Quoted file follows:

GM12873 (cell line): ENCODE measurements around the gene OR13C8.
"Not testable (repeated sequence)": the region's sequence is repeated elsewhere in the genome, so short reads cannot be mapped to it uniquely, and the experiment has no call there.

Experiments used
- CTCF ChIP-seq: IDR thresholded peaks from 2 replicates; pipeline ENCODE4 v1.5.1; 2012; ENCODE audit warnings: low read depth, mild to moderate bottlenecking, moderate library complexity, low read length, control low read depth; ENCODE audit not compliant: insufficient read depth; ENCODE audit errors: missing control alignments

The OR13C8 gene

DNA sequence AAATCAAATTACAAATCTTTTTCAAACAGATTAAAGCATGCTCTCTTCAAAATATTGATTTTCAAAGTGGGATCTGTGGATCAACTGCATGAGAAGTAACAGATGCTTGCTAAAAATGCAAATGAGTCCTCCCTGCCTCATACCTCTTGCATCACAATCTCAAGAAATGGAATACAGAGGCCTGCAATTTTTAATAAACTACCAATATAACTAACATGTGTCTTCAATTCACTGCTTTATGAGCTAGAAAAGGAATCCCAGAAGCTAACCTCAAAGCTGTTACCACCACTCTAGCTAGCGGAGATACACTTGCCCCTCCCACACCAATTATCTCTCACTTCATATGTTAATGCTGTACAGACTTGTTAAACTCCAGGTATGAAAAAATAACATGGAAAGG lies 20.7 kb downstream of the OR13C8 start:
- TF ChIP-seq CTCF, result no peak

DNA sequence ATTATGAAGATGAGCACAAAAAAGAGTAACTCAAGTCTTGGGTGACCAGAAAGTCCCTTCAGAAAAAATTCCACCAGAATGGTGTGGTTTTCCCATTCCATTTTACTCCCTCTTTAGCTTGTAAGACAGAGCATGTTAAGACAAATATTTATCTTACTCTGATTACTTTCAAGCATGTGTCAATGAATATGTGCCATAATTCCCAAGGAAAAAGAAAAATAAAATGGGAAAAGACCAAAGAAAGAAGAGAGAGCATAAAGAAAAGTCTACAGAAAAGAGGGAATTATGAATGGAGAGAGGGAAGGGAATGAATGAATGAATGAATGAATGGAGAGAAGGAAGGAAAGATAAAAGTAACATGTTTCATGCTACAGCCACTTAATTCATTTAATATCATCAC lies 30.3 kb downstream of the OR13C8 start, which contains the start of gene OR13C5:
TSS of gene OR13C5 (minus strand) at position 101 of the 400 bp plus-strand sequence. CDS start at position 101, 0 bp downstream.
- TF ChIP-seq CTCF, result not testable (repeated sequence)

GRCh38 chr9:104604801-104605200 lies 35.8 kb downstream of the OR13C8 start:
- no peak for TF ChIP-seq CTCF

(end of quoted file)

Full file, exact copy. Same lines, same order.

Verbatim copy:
GM12873 (cell line): ENCODE measurements around the gene OR13C8.
"Not testable (repeated sequence)": the region's sequence is repeated elsewhere in the genome, so short reads cannot be mapped to it uniquely, and the experiment has no call there.

Experiments used
- CTCF ChIP-seq: IDR thresholded peaks from 2 replicates; pipeline ENCODE4 v1.5.1; 2012; ENCODE audit warnings: low read depth, mild to moderate bottlenecking, moderate library complexity, low read length, control low read depth; ENCODE audit not compliant: insufficient read depth; ENCODE audit errors: missing control alignments

The OR13C8 gene

DNA sequence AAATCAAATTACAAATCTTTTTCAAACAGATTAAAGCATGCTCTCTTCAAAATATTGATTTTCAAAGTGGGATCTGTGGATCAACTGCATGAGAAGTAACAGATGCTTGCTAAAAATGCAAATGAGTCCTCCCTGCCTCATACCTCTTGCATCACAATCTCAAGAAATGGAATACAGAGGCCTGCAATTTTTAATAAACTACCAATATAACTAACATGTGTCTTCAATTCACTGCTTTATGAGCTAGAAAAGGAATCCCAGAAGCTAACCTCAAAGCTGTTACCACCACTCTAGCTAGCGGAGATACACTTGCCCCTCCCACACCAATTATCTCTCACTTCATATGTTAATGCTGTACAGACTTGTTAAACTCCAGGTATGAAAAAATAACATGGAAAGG lies 20.7 kb downstream of the OR13C8 start:
- TF ChIP-seq CTCF, result no peak

DNA sequence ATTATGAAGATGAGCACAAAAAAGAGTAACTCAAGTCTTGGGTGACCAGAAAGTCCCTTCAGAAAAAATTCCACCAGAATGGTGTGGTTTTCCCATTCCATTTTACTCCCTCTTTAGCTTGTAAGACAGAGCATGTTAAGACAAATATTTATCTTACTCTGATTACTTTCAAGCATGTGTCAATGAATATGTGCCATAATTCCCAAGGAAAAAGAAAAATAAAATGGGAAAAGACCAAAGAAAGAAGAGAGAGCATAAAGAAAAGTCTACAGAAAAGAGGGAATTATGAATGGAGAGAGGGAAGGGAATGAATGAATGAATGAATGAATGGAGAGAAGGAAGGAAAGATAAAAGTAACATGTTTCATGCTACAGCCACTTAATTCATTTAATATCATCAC lies 30.3 kb downstream of the OR13C8 start, which contains the start of gene OR13C5:
TSS of gene OR13C5 (minus strand) at position 101 of the 400 bp plus-strand sequence. CDS start at position 101, 0 bp downstream.
- TF ChIP-seq CTCF, result not testable (repeated sequence)

GRCh38 chr9:104604801-104605200 lies 35.8 kb downstream of the OR13C8 start:
- no peak for TF ChIP-seq CTCF